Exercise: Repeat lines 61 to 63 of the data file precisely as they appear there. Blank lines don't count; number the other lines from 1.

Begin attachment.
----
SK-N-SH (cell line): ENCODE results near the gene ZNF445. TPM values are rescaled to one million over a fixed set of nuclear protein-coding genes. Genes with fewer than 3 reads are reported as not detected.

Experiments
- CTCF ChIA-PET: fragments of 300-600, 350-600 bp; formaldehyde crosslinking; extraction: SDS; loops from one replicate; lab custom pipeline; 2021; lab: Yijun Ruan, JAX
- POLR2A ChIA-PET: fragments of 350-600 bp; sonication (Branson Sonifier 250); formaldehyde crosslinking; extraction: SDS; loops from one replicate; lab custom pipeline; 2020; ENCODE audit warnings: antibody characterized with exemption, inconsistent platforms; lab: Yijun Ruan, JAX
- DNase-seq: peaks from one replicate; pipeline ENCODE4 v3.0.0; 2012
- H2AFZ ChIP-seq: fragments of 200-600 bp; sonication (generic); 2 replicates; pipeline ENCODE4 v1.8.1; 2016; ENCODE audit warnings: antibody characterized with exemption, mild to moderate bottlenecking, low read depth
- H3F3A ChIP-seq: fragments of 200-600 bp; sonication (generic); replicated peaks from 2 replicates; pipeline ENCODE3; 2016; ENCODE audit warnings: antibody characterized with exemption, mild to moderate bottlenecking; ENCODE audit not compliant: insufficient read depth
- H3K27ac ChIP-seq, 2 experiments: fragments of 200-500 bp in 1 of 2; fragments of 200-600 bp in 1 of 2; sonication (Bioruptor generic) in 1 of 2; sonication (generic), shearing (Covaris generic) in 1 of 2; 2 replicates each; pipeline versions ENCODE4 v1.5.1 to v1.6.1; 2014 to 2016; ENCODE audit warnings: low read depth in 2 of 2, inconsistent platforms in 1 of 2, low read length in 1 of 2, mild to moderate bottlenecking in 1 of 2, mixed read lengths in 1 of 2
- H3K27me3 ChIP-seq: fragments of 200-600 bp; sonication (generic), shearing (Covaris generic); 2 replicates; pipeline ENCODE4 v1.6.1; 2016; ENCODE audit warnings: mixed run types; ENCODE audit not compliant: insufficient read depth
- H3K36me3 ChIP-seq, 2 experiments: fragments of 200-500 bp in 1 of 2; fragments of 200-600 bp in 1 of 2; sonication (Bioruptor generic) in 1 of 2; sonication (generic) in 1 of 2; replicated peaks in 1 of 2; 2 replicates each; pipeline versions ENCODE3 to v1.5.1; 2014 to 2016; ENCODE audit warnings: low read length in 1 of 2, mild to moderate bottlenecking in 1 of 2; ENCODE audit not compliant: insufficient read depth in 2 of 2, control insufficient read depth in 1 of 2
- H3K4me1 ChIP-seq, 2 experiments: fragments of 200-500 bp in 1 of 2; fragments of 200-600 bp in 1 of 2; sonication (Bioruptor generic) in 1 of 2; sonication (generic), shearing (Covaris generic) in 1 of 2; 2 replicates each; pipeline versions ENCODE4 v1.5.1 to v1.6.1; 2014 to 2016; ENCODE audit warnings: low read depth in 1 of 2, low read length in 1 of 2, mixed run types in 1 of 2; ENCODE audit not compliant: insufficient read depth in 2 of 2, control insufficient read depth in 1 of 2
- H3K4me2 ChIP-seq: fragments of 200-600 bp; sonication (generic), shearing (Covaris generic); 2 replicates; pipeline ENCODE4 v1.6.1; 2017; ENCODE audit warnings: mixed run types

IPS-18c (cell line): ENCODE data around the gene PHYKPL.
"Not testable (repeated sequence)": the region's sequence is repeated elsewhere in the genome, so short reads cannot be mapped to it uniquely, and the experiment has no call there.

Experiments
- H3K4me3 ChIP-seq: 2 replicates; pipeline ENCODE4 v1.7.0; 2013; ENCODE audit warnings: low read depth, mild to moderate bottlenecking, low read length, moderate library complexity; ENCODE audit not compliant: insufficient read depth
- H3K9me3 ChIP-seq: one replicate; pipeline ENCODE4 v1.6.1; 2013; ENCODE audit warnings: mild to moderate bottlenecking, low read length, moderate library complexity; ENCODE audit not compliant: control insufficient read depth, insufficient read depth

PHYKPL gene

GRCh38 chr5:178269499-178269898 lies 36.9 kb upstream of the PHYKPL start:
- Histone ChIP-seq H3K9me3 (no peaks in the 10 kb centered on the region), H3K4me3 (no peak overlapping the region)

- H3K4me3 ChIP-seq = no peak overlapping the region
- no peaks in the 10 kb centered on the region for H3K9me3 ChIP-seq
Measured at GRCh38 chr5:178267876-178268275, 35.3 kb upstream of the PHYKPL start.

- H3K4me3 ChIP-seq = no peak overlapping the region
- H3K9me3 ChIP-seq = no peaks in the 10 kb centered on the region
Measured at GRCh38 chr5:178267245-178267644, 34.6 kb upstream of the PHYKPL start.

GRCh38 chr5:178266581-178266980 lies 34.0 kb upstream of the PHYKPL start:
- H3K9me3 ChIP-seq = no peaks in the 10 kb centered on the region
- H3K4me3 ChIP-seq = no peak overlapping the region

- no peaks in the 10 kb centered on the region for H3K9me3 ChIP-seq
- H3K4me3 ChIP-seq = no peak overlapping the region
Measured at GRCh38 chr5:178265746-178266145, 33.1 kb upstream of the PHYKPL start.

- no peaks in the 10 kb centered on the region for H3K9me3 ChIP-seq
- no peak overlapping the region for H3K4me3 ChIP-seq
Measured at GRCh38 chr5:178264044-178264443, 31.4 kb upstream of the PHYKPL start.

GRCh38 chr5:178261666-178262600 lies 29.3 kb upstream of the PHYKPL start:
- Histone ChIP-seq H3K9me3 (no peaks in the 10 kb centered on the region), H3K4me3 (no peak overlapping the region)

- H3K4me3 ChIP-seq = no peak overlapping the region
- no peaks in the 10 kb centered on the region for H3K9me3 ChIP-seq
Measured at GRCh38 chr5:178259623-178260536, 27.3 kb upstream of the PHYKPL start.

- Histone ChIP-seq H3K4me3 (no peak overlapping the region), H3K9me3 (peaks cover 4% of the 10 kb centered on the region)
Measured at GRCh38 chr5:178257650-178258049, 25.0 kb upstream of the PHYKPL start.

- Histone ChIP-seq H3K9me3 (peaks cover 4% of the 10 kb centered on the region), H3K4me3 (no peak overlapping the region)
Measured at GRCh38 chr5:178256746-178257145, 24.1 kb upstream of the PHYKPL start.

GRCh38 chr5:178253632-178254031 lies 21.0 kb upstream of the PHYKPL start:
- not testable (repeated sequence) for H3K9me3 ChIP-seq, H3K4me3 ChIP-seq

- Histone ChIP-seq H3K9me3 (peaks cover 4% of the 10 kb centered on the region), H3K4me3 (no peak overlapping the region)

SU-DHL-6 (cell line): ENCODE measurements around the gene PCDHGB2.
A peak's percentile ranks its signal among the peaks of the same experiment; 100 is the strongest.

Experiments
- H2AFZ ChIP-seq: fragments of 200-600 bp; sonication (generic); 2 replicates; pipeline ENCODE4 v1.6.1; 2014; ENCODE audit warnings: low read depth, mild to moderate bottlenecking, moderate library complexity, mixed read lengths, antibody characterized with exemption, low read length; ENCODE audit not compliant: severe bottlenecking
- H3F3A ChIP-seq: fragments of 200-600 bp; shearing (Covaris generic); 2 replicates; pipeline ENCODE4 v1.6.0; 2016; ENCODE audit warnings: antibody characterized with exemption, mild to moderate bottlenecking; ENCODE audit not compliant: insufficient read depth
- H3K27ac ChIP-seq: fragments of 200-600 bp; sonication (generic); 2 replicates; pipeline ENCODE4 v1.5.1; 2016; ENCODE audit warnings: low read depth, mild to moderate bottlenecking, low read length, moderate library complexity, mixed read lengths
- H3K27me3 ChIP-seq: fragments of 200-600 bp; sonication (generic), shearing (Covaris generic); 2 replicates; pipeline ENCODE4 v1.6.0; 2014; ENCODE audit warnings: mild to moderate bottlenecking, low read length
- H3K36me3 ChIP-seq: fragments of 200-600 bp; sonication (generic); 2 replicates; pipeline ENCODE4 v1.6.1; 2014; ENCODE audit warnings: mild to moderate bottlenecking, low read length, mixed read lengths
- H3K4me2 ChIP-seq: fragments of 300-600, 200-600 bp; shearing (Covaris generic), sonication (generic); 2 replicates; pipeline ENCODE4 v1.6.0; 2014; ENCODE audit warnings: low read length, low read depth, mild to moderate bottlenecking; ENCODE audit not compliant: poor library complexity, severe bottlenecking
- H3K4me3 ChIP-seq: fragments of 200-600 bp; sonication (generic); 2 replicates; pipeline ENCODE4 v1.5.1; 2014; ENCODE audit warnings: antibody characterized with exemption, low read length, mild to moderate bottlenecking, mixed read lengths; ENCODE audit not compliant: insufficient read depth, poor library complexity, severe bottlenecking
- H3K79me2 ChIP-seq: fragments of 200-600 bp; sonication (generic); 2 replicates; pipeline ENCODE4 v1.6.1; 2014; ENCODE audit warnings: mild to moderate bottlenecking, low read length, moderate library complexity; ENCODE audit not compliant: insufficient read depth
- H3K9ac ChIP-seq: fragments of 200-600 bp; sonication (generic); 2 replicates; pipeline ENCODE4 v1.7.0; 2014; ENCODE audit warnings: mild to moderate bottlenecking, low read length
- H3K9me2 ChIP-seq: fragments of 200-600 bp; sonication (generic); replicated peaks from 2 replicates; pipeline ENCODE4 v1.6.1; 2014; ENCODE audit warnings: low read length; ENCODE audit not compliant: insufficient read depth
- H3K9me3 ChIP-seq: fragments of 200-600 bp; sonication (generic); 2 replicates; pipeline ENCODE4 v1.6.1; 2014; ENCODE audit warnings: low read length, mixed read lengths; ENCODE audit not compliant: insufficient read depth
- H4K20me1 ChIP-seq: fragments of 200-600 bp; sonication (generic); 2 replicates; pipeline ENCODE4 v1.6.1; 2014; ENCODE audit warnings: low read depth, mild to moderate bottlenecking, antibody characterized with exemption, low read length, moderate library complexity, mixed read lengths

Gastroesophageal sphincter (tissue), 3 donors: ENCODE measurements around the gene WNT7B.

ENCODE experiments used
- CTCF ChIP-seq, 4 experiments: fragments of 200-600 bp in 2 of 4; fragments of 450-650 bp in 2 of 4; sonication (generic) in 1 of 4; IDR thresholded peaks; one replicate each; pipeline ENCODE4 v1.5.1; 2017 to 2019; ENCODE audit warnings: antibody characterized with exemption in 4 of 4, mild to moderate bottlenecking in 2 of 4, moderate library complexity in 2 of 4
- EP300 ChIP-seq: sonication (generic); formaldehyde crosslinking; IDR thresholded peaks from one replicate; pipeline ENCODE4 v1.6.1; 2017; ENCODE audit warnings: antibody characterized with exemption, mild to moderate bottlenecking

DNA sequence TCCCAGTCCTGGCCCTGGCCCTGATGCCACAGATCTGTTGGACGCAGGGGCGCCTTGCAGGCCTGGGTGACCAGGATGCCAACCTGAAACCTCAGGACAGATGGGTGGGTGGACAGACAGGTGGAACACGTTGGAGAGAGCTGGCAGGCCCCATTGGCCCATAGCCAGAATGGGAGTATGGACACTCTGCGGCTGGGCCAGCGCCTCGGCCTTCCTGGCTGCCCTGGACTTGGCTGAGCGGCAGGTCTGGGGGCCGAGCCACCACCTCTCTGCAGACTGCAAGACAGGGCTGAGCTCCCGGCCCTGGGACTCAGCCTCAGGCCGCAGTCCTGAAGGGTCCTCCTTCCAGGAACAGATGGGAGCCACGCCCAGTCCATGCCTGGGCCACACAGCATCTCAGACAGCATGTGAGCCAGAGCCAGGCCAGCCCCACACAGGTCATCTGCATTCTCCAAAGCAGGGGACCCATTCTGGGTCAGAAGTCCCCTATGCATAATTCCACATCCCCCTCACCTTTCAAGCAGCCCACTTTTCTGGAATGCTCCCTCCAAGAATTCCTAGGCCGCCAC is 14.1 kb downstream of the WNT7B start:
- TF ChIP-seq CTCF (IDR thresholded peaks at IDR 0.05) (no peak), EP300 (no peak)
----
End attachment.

- H3K9me3 ChIP-seq: fragments of 200-600 bp; sonication (generic); 2 replicates; pipeline ENCODE4 v1.6.1; 2014; ENCODE audit warnings: low read length, mixed read lengths; ENCODE audit not compliant: insufficient read depth
- H4K20me1 ChIP-seq: fragments of 200-600 bp; sonication (generic); 2 replicates; pipeline ENCODE4 v1.6.1; 2014; ENCODE audit warnings: low read depth, mild to moderate bottlenecking, antibody characterized with exemption, low read length, moderate library complexity, mixed read lengths

Gastroesophageal sphincter (tissue), 3 donors: ENCODE measurements around the gene WNT7B.